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QuitClaim or Bill of Sale

Posted on: 07th Jun, 2006 12:15 pm
My mother passed away last week and before she died she hand wrote a Quitclaim Deed for the house we have been living in as I have been taking care of her for the past ten years. I didn't file the paper right away and don't know if I'll have a problem getting the house into my name now that she has died. I also have a hand wriiten Bill of Sale. Which should I use to get the house into my name?

a bill of sale is a document to transfer the title to personal property from a seller to a buyer. real estate transfers are done through a deed rather than using a bill of sale but the contents of a home can be transferred by a bill of sale.

if the bill of sale that you are having is with warranties means that you are assured that the property title belonged to your mother only.

a bill of sale without warranties is similar to a quit claim deed where the seller can't prove ownership or does not want to warrant title to the property.

so, if you are having both of them with you although i don't know the contents in them you can use both to get the house as well as possession of the other personal properties mentioned.

get them checked by a lawyer and he will assist you to utilize them in the best possible manner. don't forget to get the deed and the bill of sale recorded.

Posted on: 07th Jun, 2006 12:17 pm
I forgot to mention that my deceased father's name is still on the house. But my mom worded it on the Quitclaim Deed as follows: Jane Doe, widow of John you think that will be ok, or am I going to have problems with this? Also os there a time limit on how long you can take to get this recorded? My mom signed on May 17 and then went in the hospital from May 20-25, them readmitted the 26 and died the 29. I was busy taking care of her so I didn't get to file the paper. Does it matter that it's handwritten?
Posted on: 07th Jun, 2006 12:37 pm
Hi Liz,

I would like to know the content of both of them. Both have their special utility. Normally you use a bill of sale to assign or transfer your rights or interest in personal property.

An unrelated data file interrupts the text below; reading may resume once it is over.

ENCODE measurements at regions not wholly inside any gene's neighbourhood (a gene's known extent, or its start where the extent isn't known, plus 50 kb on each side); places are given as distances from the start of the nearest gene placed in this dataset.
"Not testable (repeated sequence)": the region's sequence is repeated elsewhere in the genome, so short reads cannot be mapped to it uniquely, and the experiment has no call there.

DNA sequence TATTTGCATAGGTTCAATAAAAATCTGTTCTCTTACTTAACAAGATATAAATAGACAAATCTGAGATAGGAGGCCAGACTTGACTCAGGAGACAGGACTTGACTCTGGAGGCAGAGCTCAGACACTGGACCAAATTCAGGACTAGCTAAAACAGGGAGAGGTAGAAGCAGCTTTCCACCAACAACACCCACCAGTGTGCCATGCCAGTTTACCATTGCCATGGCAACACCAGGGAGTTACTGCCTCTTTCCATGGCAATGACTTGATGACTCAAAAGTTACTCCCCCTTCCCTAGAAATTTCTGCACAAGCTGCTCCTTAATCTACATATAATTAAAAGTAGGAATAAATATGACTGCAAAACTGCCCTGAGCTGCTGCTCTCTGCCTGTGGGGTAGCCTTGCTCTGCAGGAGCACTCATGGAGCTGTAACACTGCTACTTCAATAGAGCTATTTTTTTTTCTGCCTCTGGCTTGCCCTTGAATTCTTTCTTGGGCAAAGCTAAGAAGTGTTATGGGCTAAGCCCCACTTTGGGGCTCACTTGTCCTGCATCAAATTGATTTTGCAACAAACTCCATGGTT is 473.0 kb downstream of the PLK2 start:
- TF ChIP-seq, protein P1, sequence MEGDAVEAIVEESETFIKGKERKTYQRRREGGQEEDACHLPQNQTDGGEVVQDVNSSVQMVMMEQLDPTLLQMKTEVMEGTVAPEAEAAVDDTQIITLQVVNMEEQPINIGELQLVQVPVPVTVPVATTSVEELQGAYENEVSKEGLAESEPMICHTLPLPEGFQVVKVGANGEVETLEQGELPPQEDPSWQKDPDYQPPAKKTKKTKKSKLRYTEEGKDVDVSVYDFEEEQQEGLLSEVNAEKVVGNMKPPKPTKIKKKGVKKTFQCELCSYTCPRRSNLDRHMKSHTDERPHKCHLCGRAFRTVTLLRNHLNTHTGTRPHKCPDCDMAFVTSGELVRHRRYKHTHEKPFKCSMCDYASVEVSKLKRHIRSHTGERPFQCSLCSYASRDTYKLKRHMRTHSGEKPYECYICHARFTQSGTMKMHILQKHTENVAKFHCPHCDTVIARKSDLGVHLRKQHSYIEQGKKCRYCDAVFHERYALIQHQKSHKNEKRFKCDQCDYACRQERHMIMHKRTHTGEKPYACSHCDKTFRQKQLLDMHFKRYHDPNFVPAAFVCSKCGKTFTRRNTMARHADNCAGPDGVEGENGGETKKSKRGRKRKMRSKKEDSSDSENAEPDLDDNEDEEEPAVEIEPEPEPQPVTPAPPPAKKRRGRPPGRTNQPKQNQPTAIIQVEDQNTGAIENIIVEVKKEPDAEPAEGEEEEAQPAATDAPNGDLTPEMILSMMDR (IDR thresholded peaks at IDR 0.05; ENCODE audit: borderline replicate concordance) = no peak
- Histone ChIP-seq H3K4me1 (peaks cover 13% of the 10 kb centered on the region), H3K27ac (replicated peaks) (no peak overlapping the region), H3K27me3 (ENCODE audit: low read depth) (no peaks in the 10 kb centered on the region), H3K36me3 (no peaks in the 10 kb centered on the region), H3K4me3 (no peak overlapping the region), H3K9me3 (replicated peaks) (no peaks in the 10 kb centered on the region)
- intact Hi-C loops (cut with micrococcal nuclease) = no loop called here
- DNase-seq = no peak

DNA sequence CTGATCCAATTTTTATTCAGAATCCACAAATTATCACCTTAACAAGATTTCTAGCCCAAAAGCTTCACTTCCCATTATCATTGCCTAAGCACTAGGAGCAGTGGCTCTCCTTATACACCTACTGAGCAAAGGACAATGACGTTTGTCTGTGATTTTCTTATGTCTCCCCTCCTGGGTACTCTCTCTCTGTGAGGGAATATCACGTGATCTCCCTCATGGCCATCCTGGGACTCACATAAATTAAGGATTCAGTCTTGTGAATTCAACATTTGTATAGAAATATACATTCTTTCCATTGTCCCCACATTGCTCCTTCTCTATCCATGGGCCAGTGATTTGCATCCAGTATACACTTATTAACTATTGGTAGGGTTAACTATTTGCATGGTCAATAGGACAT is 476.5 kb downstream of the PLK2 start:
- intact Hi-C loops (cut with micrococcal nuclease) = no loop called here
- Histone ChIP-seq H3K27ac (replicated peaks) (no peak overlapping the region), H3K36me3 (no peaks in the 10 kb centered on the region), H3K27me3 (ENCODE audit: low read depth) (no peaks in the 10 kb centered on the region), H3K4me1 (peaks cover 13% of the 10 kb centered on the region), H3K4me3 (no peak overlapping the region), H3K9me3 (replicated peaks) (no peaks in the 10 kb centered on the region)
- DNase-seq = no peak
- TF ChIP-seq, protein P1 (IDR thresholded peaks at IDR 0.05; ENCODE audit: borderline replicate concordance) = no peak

It is used sometimes by the seller of a real estate property to evidence the transfer of his/her personal property.
Posted on: 07th Jun, 2006 12:44 pm
Hi Liz,

A real estate lawyer is the best person to judge the contents of a deed. So, I would like you to consult an attorney to get the documents verified.

I don't think that it will be a problem if the deed is hand written provided it is the original copy. Also I would like to mention that there is no time limit for recording a deed.

Contact an attorney first and talk to him on the documents and also take his guidance to get the deed recorded.

Feel free to ask if have more doubts.

Posted on: 07th Jun, 2006 12:53 pm
Thanks James, I will contact an attorney...a real estate one right??? I'm usually not so ditzy but this legal eagle stuff gets to me.

Also the deed was witnessed by three people, but not mom was very ill and didn't leave the house except to go to the hospital. Will this make it invalid?
Posted on: 07th Jun, 2006 01:05 pm
Yeah Liz,

I mean a real estate lawyer who is specialized in his field. The deed is still valid even if it not notarized.

But notarization is required to prove that the signature of the grantor is acknowledged by a notary public. I am not sure whether the absence of your mother is going to make it difficult or not in order to get the deed notarized.

Notarization will be required when you go to record the deed with the County's recorder office.

Posted on: 07th Jun, 2006 01:45 pm
I want to buy an easement into undeveloped property I own. What is the best way to do it?
Posted on: 21st Mar, 2008 04:30 pm
Hi Rosemary,

I think you cannot buy an easement for your own property. But you can always consult with an attorney before taking any decision.

Best of luck,
Posted on: 21st Mar, 2008 04:43 pm
I was wondering if theres a experation date on a bill of sale? I sold this trailer over five years ago and I couldn't get the persons to put the trailer in there name so I have to pay a higher tax on the place because its considered a second home!!!!
Posted on: 10th Oct, 2008 10:26 am
Hi David!

Welcome to Forums!

Yes, there is an expiration date to every bill of sale. The title should have been transferred when you have sold the house. The purchaser must have registered it within 45 days.

Feel free to ask if you have further queries.

Posted on: 10th Oct, 2008 11:43 pm
After purchasing real estate in Alaska, can a quit claim deed be filed immediately, or is there a waiting period (unmarried parties).
Posted on: 22nd Sep, 2009 03:46 pm
My ex and I purchased a house years ago but at the time the deed only
has my name on it as well as the mortgage. The house is now paid off, he
is still in the house. So who has the right to the house? We are in NC
Posted on: 27th Apr, 2010 08:27 am
Hi pcake,

If your name is mentioned on the deed, then you are the sole owner of the property. Your ex does not have the rights to stay in the property.

Posted on: 28th Apr, 2010 01:44 am

As you said that your name is only mentioned on the property deed, your ex does not have any right to the property. You are the sole owner of the property. If you want your ex to leave the house you can do that, and if your ex is not willing to leave, consult a lawyer.
Posted on: 30th Apr, 2010 07:33 am
I have a bill of sale from my mom who sold be all interests in a home she owns. 10,000 dollars is owed on the mortgage and I agreed to pay off the balanace remaining with the mortgage. Is the legal affect of this document the same as a quit claim deed notwithsanding the title
Posted on: 22nd Jul, 2011 10:31 am
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